Five Hurdles Google+ Still Faces in the War Between the Social Networks
Google+ launched to much fanfare in June and there were all sorts of people proclaiming either its superiority to Facebook or what an utter failure it would be. Since June, the social networking platform has added 25 million users, but there isn't a whole lot of buzz about it and using it still feels like an afterthought.
Several people I've spoken with tell me that they often forget to use it. I've thought on a few occasions that if I had something important to post -- a link to a blog post on the Houston Press, for example -- I would immediately go to Twitter and Facebook, but think, "Oh, right, I guess I should add it to Google+ too?"
There is a lot to like about Google+ as well. The video conferencing, group chat and ease of use in creating and managing circles are impressive. But, setting "buzz" aside for a moment, there are still some legitimate issues that leave me concerned about its future and wondering why I should even bother continuing to mess with it at all. Some of them could be fixed. Others are a little trickier. Here are five hurdles Google+ faces in the battle for the hearts and minds of social networkers.
5. Familiarity One of the biggest problems Google+ will continue to face is the simple issue of users not being in the habit of using it to post updates or look for updates from friends. Facebook and Twitter, for many who use various social networking platforms, are automatic. Branching out, YouTube, Flickr and FourSquare are all widely used. Google+ would seem to have a pretty big mountain to climb to become a habit for online social networkers.
U of H Cougars Baseball v Texas A&M Corpus Christi
TicketsWed., May. 11, 5:00pm
Rice Owls Men's Baseball vs. Florida Atlantic University Owls Baseball
TicketsFri., May. 13, 7:00pm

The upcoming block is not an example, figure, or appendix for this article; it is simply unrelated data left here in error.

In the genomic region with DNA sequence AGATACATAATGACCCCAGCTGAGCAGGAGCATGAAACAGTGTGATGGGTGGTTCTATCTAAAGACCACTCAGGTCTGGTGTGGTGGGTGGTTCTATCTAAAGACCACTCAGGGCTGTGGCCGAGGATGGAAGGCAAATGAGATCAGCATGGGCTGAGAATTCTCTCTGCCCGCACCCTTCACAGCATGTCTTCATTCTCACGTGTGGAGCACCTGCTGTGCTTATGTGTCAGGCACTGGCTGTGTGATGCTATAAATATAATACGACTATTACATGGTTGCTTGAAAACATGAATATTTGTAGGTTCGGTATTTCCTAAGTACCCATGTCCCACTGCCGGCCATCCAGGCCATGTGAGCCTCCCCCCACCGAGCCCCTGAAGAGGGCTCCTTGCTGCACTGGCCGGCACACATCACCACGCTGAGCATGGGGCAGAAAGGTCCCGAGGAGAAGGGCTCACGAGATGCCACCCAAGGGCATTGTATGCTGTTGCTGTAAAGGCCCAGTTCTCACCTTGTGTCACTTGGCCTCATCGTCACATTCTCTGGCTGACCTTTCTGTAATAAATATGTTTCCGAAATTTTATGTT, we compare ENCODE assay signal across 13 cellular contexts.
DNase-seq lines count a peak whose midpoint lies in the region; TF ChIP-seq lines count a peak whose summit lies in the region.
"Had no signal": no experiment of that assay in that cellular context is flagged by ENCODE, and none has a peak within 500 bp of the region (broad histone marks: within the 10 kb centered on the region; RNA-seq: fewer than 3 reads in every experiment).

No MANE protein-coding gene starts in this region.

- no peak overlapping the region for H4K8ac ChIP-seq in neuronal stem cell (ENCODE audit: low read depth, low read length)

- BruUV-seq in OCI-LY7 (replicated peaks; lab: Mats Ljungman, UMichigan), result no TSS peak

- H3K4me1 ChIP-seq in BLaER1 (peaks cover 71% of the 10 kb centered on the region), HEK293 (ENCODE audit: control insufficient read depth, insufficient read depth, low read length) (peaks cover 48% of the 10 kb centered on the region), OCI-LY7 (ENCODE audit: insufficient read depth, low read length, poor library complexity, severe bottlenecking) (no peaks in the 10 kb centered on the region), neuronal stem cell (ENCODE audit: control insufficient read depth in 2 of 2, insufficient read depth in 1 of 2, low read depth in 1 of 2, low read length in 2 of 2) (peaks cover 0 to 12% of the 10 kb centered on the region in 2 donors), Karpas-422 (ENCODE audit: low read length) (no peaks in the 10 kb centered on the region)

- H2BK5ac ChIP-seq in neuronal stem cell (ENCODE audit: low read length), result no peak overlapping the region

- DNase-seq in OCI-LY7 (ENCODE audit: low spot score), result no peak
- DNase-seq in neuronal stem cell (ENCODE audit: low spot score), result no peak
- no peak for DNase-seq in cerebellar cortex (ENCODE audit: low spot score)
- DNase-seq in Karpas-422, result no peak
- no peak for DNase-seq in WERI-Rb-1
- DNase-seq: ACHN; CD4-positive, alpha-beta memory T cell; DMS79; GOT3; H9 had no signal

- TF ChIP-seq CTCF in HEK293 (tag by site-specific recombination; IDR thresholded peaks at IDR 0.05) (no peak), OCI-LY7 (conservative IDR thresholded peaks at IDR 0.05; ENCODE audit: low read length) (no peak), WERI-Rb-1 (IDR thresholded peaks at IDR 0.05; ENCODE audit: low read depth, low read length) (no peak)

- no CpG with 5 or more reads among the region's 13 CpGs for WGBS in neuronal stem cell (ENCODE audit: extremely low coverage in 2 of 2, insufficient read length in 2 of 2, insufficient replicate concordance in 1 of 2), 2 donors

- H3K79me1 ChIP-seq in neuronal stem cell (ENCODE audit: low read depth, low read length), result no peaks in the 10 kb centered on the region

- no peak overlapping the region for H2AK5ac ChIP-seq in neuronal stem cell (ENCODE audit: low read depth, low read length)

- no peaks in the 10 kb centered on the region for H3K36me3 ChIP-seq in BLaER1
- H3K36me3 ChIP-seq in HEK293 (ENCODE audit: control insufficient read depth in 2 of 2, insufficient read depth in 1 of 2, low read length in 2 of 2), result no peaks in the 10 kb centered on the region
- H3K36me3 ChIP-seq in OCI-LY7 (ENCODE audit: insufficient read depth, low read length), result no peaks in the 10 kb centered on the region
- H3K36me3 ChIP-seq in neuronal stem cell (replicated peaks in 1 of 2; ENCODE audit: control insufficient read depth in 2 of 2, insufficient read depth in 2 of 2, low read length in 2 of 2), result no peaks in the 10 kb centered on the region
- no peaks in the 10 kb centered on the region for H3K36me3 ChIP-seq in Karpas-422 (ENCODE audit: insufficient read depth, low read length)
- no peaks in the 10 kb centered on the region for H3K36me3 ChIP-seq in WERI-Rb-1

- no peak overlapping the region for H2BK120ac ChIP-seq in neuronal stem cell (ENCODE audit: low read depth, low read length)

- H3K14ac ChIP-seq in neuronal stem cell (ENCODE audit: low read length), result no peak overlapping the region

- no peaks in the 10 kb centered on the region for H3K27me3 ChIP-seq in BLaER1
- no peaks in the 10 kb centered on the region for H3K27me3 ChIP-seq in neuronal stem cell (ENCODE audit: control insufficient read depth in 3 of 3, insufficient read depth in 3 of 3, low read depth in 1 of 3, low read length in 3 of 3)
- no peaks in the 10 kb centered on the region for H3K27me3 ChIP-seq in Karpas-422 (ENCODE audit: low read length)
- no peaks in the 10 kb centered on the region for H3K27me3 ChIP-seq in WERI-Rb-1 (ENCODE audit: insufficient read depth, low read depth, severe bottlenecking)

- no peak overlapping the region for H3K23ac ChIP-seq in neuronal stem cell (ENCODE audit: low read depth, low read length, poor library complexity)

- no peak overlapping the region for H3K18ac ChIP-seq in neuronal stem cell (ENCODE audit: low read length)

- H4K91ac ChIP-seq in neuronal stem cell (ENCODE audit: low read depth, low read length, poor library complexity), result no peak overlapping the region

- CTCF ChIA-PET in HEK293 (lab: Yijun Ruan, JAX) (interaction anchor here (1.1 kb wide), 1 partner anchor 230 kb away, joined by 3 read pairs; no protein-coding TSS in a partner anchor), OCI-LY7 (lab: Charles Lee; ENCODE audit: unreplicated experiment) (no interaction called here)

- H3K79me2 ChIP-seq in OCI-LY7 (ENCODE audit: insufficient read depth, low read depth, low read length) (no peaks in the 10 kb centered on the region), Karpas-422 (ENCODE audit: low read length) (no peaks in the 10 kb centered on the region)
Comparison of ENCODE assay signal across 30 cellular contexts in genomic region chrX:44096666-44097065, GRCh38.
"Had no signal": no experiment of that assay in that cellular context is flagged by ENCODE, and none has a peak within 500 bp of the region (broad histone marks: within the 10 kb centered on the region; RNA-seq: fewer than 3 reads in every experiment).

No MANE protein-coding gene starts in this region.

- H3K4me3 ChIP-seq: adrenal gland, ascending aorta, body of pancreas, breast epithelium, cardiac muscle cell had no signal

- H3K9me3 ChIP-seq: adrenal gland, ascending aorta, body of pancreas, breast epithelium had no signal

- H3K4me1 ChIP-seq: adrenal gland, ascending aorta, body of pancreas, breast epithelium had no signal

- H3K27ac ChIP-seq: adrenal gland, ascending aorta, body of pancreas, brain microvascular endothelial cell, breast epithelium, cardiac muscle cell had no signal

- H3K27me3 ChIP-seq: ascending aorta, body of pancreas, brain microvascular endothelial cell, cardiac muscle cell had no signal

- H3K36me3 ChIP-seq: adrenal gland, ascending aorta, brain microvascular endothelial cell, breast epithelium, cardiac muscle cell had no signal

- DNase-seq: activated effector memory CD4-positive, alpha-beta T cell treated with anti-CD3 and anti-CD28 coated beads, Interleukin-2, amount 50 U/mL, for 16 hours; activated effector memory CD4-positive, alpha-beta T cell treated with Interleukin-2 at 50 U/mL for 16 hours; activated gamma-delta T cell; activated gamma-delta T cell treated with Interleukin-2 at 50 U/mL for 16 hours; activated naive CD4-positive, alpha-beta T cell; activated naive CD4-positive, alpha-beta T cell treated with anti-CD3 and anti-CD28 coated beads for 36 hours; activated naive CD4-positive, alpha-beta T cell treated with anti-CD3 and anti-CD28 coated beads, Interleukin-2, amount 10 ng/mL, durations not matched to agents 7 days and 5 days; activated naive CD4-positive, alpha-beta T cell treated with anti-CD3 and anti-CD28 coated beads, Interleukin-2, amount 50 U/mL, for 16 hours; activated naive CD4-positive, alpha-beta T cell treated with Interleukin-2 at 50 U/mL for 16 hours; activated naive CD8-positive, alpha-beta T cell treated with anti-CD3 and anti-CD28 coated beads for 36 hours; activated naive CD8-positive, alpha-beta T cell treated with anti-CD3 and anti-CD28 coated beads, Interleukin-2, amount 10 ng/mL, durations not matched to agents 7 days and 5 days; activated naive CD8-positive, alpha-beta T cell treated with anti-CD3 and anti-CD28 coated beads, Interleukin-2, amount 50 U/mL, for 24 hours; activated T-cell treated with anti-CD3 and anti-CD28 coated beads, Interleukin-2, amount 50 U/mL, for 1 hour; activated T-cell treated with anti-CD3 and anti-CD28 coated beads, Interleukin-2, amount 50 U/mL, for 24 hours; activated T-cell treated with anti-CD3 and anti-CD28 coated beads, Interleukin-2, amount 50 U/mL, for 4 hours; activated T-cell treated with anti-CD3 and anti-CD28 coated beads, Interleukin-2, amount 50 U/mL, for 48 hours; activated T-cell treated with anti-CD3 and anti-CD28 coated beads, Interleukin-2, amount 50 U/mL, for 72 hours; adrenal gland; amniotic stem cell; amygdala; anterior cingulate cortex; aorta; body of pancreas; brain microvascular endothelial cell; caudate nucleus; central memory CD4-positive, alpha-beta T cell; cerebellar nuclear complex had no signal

Houston Dynamo vs. Real Salt Lake
TicketsSat., May. 14, 7:15pm
U of H Cougars Baseball v Tulane
TicketsThu., May. 19, 6:30pm
4. Open Windows This is more a minor annoyance than a real issue, but when is Google going to stop forcing a new window or tab to be opened with virtually every click of a mouse? Just because I'm in Gmail at the moment and click on Google+ doesn't mean I want a new window to open. Let me decide how I want to navigate pages. That's why God invented the right-click.
3. The Name Game It's been widely reported that Google+ recently kicked large numbers of people off of the network because of odd or suspicious names, accusing many of them of masquerading as a business. User names and monikers are so common on the Web, it seems antiquated to not allow people to use them, but if there is a real concern that the site will be populated by businesses, create fan pages like Facebook did and circumvent the problem.
2. Google Apps All Linked One of the biggest and most substantial issues, at least for me, facing Google is that your Google+ account is linked to every other Google app including Gmail. When you do want to delete your Google+ profile, as was explained to me by a friend who did it, you have two choices: 1) delete your Google+ profile and 2) delete your entire Google account. Also, when you do have multiple Gmail accounts -- many of us do -- trying to make sure you are in the right one and managing multiple logins is a pain.
1. I Don't Want Everyone Following Me Since I got on Google+ about six weeks ago, I've added lots of familiar faces and names to the list of people I follow and others have done the same with me, but there has also been an influx of people adding me who I don't know at all. Many of them appear to be people in social networking or technology and their streams, which I see if I look at the feed of everyone who is sharing with me, are filled with links to tech stories, many of which seem like subtle marketing efforts. One of my favorite things about Facebook is that it must be mutual to be friends. I shouldn't have to block every person who wants to follow me if I don't want them seeing my feed.
Get the This Week's Top Stories Newsletter
Every week we collect the latest news, music and arts stories — along with film and food reviews and the best things to do this week — so that you'll never miss Houston Press' biggest stories.